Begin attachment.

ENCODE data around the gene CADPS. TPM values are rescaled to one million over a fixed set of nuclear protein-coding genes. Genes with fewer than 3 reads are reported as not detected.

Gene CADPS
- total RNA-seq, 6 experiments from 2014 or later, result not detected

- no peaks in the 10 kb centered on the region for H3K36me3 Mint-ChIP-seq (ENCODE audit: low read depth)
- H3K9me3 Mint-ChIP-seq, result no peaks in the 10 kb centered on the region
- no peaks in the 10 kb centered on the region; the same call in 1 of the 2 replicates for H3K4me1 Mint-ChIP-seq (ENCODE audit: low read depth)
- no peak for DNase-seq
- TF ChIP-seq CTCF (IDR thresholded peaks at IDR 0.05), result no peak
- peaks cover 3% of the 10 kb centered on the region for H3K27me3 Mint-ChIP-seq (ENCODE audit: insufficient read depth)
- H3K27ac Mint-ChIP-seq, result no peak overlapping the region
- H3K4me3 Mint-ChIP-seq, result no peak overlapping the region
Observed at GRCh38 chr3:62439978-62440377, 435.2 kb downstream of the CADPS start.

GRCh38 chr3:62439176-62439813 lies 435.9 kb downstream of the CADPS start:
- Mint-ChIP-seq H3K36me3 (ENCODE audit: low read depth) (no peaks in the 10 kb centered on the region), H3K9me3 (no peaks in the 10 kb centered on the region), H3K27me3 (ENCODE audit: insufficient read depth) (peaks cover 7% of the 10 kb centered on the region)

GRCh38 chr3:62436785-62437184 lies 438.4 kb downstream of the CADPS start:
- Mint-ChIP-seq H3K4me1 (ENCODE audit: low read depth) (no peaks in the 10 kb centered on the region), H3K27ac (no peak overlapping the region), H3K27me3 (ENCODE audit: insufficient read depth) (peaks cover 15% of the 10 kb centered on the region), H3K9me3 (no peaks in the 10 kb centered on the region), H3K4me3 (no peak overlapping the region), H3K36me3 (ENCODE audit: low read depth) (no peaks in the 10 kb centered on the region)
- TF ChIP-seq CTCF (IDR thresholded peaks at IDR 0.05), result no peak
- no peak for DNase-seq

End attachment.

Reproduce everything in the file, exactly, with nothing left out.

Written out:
ENCODE data around the gene CADPS. TPM values are rescaled to one million over a fixed set of nuclear protein-coding genes. Genes with fewer than 3 reads are reported as not detected.

Gene CADPS
- total RNA-seq, 6 experiments from 2014 or later, result not detected

- no peaks in the 10 kb centered on the region for H3K36me3 Mint-ChIP-seq (ENCODE audit: low read depth)
- H3K9me3 Mint-ChIP-seq, result no peaks in the 10 kb centered on the region
- no peaks in the 10 kb centered on the region; the same call in 1 of the 2 replicates for H3K4me1 Mint-ChIP-seq (ENCODE audit: low read depth)
- no peak for DNase-seq
- TF ChIP-seq CTCF (IDR thresholded peaks at IDR 0.05), result no peak
- peaks cover 3% of the 10 kb centered on the region for H3K27me3 Mint-ChIP-seq (ENCODE audit: insufficient read depth)
- H3K27ac Mint-ChIP-seq, result no peak overlapping the region
- H3K4me3 Mint-ChIP-seq, result no peak overlapping the region
Observed at GRCh38 chr3:62439978-62440377, 435.2 kb downstream of the CADPS start.

GRCh38 chr3:62439176-62439813 lies 435.9 kb downstream of the CADPS start:
- Mint-ChIP-seq H3K36me3 (ENCODE audit: low read depth) (no peaks in the 10 kb centered on the region), H3K9me3 (no peaks in the 10 kb centered on the region), H3K27me3 (ENCODE audit: insufficient read depth) (peaks cover 7% of the 10 kb centered on the region)

GRCh38 chr3:62436785-62437184 lies 438.4 kb downstream of the CADPS start:
- Mint-ChIP-seq H3K4me1 (ENCODE audit: low read depth) (no peaks in the 10 kb centered on the region), H3K27ac (no peak overlapping the region), H3K27me3 (ENCODE audit: insufficient read depth) (peaks cover 15% of the 10 kb centered on the region), H3K9me3 (no peaks in the 10 kb centered on the region), H3K4me3 (no peak overlapping the region), H3K36me3 (ENCODE audit: low read depth) (no peaks in the 10 kb centered on the region)
- TF ChIP-seq CTCF (IDR thresholded peaks at IDR 0.05), result no peak
- no peak for DNase-seq